US, allies mark anniversary of Myanmar coup with fresh sanctions 


By Reuters and published by CNA

Washington – The United States and its allies will impose further sanctions on Myanmar on Tuesday (Jan. 31), marking the two-year anniversary of the coup with curbs on energy officials and members of the junta, among others.

Washington imposed sanctions on the Union Election Commission, mining enterprises, energy officials and current and former military officials, according to a Treasury Department statement. Details of the US move were first reported by Reuters.

It marks the first time the United States has targeted Myanma Oil and Gas Enterprise (MOGE) officials under the current Myanmar sanctions programme, a Treasury spokesperson said.

Canada, Australia and the United Kingdom also announced sanctions on Tuesday.

Myanmar’s top generals led a coup in February 2021 after five years of tense power-sharing under a quasi-civilian political system that was created by the military, which led to a decade of unprecedented reform.

The country has been in chaos since, with a resistance movement fighting the military on multiple fronts after a bloody crackdown on opponents that saw Western sanctions reimposed.

Tuesday’s US move targets the managing director and deputy managing director of MOGE, which is the junta’s single largest revenue generating state-owned enterprise, according to Treasury.

Human rights advocates have called for sanctions on MOGE, but Washington has so far held back from designating the state-owned enterprise.

Also designated by Washington was the Union Minister of Energy, who Treasury said represents Myanmar’s government in international and domestic energy sector engagements and manages the state-owned entities involved in the production and export of oil and gas.

Mining Enterprise No 1 and Mining Enterprise No 2, both state-owned enterprises, as well as the Union Election Commission, are also set to be hit with sanctions by the United States.

The military has pledged to hold an election in August this year. On Friday, the junta announced tough requirements for parties to contest the election, including a huge increase in their membership, a move that could sideline the military’s opponents and cement its grip on power.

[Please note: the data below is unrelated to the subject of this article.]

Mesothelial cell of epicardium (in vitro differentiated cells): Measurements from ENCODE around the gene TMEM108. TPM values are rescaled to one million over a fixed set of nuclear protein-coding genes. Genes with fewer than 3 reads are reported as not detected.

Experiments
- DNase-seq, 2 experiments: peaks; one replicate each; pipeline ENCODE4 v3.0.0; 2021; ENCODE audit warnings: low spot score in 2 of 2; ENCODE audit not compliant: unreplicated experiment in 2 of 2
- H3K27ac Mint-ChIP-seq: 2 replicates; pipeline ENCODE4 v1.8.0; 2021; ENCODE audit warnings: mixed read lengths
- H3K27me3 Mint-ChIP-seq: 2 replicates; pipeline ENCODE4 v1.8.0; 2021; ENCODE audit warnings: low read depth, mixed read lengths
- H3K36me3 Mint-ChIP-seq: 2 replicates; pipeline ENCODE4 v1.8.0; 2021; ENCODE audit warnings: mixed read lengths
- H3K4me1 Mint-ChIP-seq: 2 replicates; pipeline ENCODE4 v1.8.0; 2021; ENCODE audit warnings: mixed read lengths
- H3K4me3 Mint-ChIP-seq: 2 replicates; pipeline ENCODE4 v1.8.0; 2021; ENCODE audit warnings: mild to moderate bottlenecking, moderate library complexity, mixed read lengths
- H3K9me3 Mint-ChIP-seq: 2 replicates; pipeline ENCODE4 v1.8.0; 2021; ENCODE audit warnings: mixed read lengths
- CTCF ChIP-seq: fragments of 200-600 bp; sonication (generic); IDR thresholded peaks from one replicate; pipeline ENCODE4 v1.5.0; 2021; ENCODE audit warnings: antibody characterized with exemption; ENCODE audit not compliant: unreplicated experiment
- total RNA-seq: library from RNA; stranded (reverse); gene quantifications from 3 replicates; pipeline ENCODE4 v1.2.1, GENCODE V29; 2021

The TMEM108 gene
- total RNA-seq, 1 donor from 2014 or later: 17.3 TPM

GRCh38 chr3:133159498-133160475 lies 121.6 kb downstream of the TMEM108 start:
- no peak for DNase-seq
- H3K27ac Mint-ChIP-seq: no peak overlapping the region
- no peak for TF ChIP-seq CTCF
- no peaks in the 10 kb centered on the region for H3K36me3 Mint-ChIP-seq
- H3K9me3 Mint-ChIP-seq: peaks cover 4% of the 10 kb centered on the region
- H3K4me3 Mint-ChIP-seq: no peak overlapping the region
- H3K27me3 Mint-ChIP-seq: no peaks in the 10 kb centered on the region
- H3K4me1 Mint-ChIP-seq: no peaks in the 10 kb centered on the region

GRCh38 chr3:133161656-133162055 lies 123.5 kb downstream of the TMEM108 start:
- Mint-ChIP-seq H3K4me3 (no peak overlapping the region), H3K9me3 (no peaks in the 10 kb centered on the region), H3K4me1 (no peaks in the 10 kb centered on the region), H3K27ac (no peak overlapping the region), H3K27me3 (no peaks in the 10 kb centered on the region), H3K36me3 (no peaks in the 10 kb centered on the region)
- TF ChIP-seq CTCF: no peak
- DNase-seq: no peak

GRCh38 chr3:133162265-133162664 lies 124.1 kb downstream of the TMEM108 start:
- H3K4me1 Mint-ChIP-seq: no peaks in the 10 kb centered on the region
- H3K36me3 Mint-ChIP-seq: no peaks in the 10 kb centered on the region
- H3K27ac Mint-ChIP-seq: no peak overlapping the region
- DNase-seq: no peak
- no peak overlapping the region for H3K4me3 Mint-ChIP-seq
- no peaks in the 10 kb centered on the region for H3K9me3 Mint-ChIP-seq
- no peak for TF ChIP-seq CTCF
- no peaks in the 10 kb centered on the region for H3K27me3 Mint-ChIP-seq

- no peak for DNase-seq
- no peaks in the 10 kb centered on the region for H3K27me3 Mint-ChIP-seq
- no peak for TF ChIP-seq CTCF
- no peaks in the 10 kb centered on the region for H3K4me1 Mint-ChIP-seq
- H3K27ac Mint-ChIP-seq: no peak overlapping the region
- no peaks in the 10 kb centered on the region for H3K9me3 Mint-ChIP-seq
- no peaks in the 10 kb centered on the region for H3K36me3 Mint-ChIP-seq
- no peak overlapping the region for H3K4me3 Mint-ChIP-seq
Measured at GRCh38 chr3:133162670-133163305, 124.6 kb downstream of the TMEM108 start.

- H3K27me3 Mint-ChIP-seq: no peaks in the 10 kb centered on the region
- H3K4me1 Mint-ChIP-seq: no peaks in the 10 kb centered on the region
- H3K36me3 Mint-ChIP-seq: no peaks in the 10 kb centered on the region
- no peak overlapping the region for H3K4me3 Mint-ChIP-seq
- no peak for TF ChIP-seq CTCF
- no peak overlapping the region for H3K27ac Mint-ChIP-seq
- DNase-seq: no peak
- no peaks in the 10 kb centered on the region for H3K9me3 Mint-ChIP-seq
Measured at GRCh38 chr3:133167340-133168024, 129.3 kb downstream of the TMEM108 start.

The rules favour the Union Solidarity and Development Party, a military proxy stacked with former generals, which was trounced by Aung San Suu Kyi’s National League for Democracy (NLD) party in 2015 and 2020 elections.

The NLD in November described the election as “phoney” and said it would not acknowledge it. The election has also been dismissed as a sham by Western governments.

Washington will also target former and Myanmar military officials, the Treasury said, accusing the Air Force of continuing to launch air strikes using Russian-made aircraft against pro-democracy forces that have killed civilians.

Canada targeted six individuals and prohibited the export, sale, supply or shipment of aviation fuel in its action on Tuesday, while Australia targeted members of the junta and a military-run company.

UK firms sanctioned for military ties

The United Kingdom also designated two companies and two individuals for helping supply Myanmar’s air force with aviation fuel used to carry out bombing campaigns against its own citizens.

“Our sanctions are meticulously targeted to deliver maximum impact, reducing the military’s access to finance, fuel, arms and equipment,” British Foreign Secretary James Cleverly said in a statement.

“The junta must be held to account for their brutal crackdown on opposition voices, terrorising air raids and brazen human rights violations.”

All those sanctioned by Britain are linked with an entity known as the Asia Sun group, which is involved in supplying aviation fuel to the Myanmar military.

The sanctioned firms and individuals will be subject to asset freezes – which will prevent UK citizens and businesses from dealing with them. The two individuals will also face UK travel bans, the government said.

Britain has so far sanctioned 18 individuals and 30 entities from Myanmar since the coup, the foreign office said.

John Sifton, Asia advocacy director for Human Rights Watch, said that even with Tuesday’s action, the United States has still not matched stronger sanctions imposed by the European Union, particularly when it comes to natural gas revenue and banks that process foreign payments for the extractive sector.

“As a result, the measures taken so far have not imposed enough economic pain on the junta to compel it to change its conduct,” Sifton said in an emailed statement.

“Today’s sanctions – while another step forward – are unlikely to alter this reality. Specifically, in the case of Myanmar’s lucrative natural gas revenue, the US should be attacking the actual payments made, not just sanctioning a handful of conglomerate officials.”


Top: Myanmar’s military parade to mark the 72nd Armed Forces Day in the capital Naypyitaw, Myanmar, on March 27, 2017. File photo: Reuters/Soe Zeya Tun and published by CNA

Front Page: A civilian building destroyed after being landmined and burned down by the Myanmar military in Daw Ngay Ku village in Hparuso township, in eastern Myanmar’s Kayah state, according to the rights group Amnesty International on July 20, 2022. Photo: Handout / Amnesty International / AFP and published by CNA 

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